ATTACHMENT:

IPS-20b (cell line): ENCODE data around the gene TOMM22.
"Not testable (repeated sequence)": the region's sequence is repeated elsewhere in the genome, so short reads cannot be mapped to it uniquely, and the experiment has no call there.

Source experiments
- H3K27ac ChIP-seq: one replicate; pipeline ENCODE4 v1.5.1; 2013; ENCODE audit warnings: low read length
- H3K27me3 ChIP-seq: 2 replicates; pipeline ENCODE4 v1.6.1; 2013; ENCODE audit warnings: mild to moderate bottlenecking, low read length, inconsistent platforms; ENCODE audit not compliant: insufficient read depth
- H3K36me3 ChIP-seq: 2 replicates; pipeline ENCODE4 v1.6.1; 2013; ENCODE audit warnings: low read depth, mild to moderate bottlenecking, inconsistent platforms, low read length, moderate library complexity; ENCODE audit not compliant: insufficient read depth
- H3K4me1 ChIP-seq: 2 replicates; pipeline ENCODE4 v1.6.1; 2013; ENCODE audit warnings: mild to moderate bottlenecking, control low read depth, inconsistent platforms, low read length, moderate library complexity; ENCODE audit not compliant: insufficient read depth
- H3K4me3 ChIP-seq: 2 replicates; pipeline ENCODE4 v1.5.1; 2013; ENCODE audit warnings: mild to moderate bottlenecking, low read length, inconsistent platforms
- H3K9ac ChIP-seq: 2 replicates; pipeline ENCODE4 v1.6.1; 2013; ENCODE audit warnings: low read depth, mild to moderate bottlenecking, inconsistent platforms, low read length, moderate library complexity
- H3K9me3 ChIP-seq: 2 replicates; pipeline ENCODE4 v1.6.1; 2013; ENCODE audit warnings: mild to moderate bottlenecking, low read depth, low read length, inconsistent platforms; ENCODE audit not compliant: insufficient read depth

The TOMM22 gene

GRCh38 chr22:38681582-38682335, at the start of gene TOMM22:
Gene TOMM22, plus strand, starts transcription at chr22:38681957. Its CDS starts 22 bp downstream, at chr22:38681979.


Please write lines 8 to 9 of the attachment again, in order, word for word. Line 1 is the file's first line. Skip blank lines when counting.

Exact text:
- H3K4me3 ChIP-seq: 2 replicates; pipeline ENCODE4 v1.5.1; 2013; ENCODE audit warnings: mild to moderate bottlenecking, low read length, inconsistent platforms
- H3K9ac ChIP-seq: 2 replicates; pipeline ENCODE4 v1.6.1; 2013; ENCODE audit warnings: low read depth, mild to moderate bottlenecking, inconsistent platforms, low read length, moderate library complexity